Perhaps it is mankind's nature to form a fascination with things that seem to defy logic or scientific explanation. From ghost tales to UFO abductions to Bigfoot, most of us are tantalized by terrific and terrifying tales. The Bermuda Triangle is no exception.
Although many people dispute the size of the geographical area known as the Bermuda Triangle, the general consensus is that the boundaries of this mystical area extend to San Juan, Puerto Rico, the southernmost tip of Florida, and the Caribbean island of Bermuda. This results in thousands of square miles of the Atlantic Ocean, a geographical area larger than several American states combined.
This vast expanse of sea is allegedly responsible for thousands of plane crashes and shipwrecks. But is this "Devil's Triangle" really a mysterious place? Basic logic says no.
The area known as the Bermuda Triangle contains some of the most traveled shipping routes in the world. The area is also in a geographical region where hurricanes and tropical storms are common occurrences. When we stop to consider these factors, it is only logical that this particular area is prone to higher-than-average accident rates.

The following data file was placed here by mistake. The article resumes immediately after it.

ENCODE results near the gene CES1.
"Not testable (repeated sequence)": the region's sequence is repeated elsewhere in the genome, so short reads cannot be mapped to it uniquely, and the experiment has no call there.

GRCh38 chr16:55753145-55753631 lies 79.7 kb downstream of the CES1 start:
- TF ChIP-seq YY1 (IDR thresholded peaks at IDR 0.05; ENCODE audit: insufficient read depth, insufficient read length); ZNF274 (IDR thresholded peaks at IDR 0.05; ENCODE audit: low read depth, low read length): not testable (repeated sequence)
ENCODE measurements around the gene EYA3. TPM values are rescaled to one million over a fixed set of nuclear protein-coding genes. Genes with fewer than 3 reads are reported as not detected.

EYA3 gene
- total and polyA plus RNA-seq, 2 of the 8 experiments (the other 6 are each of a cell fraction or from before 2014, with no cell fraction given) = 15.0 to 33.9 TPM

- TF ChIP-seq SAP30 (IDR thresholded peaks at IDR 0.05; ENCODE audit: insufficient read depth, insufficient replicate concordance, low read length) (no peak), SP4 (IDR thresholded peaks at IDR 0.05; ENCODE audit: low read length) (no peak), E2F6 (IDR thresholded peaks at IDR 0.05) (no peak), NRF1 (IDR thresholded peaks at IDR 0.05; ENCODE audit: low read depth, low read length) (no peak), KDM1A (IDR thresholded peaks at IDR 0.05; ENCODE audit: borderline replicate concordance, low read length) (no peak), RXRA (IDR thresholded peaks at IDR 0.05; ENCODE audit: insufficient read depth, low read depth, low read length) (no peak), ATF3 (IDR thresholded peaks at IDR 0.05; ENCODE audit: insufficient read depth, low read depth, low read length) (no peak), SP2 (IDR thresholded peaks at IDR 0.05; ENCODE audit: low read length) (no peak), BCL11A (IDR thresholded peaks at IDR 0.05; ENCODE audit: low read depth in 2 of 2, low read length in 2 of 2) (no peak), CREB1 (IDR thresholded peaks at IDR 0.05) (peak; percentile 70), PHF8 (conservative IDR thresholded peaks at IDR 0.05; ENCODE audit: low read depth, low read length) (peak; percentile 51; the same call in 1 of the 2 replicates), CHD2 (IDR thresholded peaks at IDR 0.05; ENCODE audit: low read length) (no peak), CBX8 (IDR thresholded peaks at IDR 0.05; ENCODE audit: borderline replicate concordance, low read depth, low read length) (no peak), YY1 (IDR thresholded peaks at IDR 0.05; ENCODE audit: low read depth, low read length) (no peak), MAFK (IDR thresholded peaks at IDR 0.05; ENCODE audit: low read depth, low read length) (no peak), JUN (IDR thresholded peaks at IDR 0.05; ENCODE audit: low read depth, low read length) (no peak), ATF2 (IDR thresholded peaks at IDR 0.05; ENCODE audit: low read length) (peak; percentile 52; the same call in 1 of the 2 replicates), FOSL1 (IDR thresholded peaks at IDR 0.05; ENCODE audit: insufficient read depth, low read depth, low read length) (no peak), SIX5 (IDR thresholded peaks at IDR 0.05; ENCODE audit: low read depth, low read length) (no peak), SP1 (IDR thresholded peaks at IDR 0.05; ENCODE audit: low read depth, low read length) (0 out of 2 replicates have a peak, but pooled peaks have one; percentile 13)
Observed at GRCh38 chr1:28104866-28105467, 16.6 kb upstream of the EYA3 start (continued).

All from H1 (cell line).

Using the same criteria, a line can be drawn connecting any three major American cities with heavily-traveled highways. We can easily connect, for example, the cities of Washington DC, Baltimore, and Philadelphia in order to form a triangle. Even though this geographical region is several times smaller than the Bermuda Triangle, so many major highways and flight paths are contained within the triangle that the annual casualties and fatalities occurring within its boundaries far exceed the number of fatalities occurring within the Bermuda Triangle. But does anyone ever speak of the "mysterious" Baltimore-DC-Philadelphia Triangle? No, because there is a logical, legitimate explanation.
There are also legitimate explanations behind the disappearances and accidents surrounding the Bermuda Triangle. The most famous incident occurred in 1945, when a squadron of American bombers mysteriously disappeared over the Bermuda Triangle on a routine training mission. While believers of the Bermuda Triangle point to this famous incident, they do not point to several known facts. On the day of the disappearance, bad weather was reported in the area. The leader of the squadron, Lt. Charles Taylor, was the only member of the squadron who was an experienced aviator. Unfortunately for the other pilots in the squadron, Lt. Charles Taylor was also prone to getting lost. Taylor became lost three times throughout World War II, and twice he had to ditch his plane. This is a fact which never seems to get mentioned much when talking about the "mysterious disappearance of Flight 19".
While all legends are rooted in some small measure of fact, legends grow over time the more they are told. This is why the Bermuda Triangle continues to fascinate us to this day. However, by looking at the Bermuda Triangle and the circumstances of the disappearing ships, yachts, and planes logically, it is no more mystical, deadly, or sinister than any other geographical part of the world.